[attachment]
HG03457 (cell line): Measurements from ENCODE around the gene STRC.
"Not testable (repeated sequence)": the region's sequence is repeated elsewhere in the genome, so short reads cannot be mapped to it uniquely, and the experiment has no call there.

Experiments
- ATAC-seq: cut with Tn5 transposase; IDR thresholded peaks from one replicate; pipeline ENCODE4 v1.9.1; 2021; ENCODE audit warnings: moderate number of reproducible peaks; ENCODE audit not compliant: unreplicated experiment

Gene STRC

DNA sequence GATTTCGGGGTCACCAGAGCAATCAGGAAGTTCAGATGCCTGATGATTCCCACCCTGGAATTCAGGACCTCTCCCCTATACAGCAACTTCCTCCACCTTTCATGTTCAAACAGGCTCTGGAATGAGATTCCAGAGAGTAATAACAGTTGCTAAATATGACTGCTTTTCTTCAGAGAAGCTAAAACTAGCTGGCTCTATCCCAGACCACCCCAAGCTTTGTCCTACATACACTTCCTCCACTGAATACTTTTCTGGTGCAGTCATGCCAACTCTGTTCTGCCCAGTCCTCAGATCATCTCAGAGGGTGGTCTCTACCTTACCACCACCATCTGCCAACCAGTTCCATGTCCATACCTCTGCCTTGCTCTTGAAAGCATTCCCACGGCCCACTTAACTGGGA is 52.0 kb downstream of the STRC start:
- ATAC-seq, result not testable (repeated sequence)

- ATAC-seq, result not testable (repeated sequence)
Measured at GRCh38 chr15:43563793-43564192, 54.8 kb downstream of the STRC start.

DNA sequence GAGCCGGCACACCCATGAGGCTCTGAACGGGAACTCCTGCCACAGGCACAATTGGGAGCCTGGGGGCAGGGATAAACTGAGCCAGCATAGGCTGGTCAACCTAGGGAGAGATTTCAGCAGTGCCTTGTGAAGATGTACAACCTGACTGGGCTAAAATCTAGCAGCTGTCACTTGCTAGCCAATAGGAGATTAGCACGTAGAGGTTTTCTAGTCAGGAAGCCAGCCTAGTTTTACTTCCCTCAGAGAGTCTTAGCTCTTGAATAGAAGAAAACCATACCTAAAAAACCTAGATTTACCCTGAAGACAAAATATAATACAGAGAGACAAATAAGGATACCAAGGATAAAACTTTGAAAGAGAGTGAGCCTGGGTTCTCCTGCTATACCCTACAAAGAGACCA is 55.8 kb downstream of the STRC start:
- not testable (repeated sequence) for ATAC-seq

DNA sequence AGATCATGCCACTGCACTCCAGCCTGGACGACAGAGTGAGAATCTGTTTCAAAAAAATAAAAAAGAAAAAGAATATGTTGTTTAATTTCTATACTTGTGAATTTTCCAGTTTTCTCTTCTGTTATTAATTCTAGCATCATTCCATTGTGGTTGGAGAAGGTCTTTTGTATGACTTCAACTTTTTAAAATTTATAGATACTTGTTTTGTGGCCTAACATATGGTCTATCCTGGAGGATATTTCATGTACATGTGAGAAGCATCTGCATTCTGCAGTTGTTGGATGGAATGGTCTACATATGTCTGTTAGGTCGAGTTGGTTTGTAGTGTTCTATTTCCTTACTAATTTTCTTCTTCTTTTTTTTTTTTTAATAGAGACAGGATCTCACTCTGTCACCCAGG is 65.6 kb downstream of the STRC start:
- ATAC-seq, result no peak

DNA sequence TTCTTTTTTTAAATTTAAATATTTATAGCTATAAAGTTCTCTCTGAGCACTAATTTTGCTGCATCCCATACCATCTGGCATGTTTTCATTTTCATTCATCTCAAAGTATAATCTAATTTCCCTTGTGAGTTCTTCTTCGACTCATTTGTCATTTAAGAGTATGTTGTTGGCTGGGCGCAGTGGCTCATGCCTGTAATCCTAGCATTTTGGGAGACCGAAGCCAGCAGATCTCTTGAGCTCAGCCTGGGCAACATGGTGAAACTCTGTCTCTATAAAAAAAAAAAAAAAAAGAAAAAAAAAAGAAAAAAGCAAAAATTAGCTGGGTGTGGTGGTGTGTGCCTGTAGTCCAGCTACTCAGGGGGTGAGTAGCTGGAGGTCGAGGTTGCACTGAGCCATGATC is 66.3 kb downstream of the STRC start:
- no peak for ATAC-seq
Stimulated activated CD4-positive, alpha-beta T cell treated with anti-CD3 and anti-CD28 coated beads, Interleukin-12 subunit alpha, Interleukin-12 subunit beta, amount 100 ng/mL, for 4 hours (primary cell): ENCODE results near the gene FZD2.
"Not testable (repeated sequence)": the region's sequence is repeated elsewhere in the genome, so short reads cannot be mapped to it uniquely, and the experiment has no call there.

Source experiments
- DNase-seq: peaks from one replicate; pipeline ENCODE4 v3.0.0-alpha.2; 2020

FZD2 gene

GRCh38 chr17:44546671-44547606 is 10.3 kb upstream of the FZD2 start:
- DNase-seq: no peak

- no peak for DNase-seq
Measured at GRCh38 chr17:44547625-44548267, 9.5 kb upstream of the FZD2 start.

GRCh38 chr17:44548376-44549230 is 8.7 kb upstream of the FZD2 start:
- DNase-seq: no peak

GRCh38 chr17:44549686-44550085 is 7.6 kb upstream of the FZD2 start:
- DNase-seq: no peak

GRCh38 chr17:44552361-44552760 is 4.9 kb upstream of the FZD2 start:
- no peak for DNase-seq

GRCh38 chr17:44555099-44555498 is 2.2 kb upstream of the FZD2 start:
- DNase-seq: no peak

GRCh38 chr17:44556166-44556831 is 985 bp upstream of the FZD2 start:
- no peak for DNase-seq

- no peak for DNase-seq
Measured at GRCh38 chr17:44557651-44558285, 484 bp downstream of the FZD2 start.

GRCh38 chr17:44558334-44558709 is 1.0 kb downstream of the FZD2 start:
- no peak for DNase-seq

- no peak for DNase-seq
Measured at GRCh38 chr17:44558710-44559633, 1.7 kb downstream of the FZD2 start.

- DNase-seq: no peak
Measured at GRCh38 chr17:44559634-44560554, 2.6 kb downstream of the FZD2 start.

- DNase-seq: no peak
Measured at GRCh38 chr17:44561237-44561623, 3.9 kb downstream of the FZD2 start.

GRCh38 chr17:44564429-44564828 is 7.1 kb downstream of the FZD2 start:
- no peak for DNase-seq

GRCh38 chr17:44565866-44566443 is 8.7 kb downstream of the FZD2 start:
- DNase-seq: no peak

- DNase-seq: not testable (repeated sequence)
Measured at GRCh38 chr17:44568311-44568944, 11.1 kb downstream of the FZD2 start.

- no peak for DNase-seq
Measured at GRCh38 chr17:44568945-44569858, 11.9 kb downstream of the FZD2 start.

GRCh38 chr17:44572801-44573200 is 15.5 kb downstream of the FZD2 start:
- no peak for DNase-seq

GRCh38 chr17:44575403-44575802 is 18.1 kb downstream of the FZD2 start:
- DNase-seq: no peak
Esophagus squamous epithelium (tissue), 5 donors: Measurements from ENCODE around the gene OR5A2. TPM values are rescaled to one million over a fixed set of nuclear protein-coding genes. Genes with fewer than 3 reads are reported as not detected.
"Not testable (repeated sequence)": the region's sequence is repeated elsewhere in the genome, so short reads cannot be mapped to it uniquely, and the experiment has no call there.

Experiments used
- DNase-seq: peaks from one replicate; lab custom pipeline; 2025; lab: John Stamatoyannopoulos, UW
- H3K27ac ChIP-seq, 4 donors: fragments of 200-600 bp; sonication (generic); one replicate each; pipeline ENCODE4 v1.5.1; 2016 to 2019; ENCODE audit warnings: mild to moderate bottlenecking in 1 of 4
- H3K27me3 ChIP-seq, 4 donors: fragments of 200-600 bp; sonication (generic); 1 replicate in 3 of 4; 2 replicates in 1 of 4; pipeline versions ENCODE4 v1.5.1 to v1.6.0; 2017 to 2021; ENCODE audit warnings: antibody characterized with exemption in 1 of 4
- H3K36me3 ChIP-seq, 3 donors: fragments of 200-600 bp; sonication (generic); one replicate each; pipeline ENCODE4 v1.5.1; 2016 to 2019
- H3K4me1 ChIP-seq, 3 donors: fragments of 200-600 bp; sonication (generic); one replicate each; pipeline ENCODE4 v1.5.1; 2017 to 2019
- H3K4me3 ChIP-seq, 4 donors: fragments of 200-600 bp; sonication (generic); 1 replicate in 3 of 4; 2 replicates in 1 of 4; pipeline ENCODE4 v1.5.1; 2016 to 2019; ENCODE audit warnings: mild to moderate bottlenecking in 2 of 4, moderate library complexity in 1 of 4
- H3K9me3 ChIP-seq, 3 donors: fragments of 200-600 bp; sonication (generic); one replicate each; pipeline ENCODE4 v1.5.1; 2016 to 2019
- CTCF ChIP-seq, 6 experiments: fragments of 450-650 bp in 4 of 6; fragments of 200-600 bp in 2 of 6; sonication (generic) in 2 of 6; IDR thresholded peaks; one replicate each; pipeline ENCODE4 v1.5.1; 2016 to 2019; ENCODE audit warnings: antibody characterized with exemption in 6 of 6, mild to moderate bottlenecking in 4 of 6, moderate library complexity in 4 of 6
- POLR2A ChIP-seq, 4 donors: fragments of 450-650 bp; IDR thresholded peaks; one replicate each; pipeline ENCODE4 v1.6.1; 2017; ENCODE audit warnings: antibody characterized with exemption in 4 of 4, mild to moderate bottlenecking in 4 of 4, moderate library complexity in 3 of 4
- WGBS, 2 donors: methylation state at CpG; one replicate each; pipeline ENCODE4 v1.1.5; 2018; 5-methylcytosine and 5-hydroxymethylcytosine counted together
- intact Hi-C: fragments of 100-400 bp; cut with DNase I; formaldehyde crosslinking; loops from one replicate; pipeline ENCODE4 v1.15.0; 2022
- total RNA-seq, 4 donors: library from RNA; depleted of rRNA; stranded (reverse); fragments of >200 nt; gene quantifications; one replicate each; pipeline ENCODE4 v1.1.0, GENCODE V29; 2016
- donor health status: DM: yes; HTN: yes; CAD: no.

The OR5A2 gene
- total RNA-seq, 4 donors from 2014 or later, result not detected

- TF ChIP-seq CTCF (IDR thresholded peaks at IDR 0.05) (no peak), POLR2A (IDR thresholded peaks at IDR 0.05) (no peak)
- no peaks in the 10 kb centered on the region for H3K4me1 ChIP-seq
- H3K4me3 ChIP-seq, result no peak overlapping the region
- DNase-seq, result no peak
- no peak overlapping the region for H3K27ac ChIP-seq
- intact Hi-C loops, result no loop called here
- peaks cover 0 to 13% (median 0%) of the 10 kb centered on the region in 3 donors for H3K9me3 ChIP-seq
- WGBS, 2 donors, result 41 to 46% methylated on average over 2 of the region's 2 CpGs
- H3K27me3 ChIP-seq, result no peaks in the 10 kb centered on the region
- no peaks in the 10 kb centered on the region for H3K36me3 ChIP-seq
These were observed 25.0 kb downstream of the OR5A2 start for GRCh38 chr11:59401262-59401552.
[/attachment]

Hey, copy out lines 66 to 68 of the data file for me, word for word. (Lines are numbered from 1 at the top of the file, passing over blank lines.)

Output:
- H3K9me3 ChIP-seq, 3 donors: fragments of 200-600 bp; sonication (generic); one replicate each; pipeline ENCODE4 v1.5.1; 2016 to 2019
- CTCF ChIP-seq, 6 experiments: fragments of 450-650 bp in 4 of 6; fragments of 200-600 bp in 2 of 6; sonication (generic) in 2 of 6; IDR thresholded peaks; one replicate each; pipeline ENCODE4 v1.5.1; 2016 to 2019; ENCODE audit warnings: antibody characterized with exemption in 6 of 6, mild to moderate bottlenecking in 4 of 6, moderate library complexity in 4 of 6
- POLR2A ChIP-seq, 4 donors: fragments of 450-650 bp; IDR thresholded peaks; one replicate each; pipeline ENCODE4 v1.6.1; 2017; ENCODE audit warnings: antibody characterized with exemption in 4 of 4, mild to moderate bottlenecking in 4 of 4, moderate library complexity in 3 of 4